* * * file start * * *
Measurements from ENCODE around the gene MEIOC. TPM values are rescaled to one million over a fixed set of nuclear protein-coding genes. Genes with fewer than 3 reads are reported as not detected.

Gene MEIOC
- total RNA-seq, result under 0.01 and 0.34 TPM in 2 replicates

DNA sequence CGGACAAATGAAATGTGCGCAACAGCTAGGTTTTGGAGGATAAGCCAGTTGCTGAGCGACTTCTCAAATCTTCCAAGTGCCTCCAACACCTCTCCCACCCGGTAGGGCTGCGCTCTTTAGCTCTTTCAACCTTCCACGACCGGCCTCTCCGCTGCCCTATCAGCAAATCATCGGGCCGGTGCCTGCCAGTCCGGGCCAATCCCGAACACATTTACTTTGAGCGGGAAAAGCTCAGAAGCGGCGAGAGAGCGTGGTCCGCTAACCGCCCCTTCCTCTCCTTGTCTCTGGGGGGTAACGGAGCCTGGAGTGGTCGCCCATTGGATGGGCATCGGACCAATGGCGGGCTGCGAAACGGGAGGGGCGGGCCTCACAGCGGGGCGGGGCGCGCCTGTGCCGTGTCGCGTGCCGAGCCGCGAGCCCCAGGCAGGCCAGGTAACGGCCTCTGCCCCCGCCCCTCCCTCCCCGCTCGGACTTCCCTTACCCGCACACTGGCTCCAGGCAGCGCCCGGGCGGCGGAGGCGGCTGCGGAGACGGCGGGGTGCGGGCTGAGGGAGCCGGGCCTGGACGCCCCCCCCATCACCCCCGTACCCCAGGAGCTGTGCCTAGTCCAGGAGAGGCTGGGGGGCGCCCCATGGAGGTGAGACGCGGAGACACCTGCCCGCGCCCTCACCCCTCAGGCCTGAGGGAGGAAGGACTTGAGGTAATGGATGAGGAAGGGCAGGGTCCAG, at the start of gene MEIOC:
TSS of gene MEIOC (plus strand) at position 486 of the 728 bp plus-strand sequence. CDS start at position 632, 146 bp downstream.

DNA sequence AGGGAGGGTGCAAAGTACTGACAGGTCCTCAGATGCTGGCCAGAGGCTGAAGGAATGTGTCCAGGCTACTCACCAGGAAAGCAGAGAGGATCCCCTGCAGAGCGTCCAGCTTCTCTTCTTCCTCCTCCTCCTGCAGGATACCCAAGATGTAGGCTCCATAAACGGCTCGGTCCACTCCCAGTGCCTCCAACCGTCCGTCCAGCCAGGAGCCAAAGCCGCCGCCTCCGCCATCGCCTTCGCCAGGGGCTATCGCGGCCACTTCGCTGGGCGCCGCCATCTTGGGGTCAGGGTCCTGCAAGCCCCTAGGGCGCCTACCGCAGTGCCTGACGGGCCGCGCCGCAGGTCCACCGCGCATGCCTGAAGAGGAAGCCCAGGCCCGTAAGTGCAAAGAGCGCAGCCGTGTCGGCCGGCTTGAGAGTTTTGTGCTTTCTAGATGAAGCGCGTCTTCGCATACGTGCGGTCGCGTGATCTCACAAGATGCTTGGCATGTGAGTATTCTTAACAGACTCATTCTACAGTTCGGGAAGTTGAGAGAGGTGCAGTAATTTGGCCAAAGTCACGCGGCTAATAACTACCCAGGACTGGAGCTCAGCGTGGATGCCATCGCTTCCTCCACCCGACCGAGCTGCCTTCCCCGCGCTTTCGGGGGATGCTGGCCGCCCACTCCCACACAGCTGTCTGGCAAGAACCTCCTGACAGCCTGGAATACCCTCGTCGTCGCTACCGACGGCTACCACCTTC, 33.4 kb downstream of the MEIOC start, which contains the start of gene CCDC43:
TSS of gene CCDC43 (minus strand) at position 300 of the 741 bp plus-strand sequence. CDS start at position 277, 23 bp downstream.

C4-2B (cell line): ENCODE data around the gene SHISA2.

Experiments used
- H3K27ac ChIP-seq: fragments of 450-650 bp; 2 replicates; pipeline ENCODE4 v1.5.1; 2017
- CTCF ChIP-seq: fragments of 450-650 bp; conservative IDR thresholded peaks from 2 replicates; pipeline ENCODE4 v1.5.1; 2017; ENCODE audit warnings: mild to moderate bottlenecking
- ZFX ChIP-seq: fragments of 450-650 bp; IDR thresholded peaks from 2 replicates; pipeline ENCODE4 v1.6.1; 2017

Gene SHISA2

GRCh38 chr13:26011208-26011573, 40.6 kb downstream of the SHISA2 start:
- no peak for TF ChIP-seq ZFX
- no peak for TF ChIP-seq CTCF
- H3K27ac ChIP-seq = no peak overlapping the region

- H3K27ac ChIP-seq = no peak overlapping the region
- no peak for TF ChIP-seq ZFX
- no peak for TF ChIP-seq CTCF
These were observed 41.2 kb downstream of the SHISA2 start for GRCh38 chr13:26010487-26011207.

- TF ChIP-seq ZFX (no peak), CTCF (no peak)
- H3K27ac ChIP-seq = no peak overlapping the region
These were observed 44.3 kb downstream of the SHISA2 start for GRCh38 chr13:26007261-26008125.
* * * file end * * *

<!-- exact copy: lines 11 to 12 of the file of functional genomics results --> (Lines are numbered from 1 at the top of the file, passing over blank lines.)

- CTCF ChIP-seq: fragments of 450-650 bp; conservative IDR thresholded peaks from 2 replicates; pipeline ENCODE4 v1.5.1; 2017; ENCODE audit warnings: mild to moderate bottlenecking
- ZFX ChIP-seq: fragments of 450-650 bp; IDR thresholded peaks from 2 replicates; pipeline ENCODE4 v1.6.1; 2017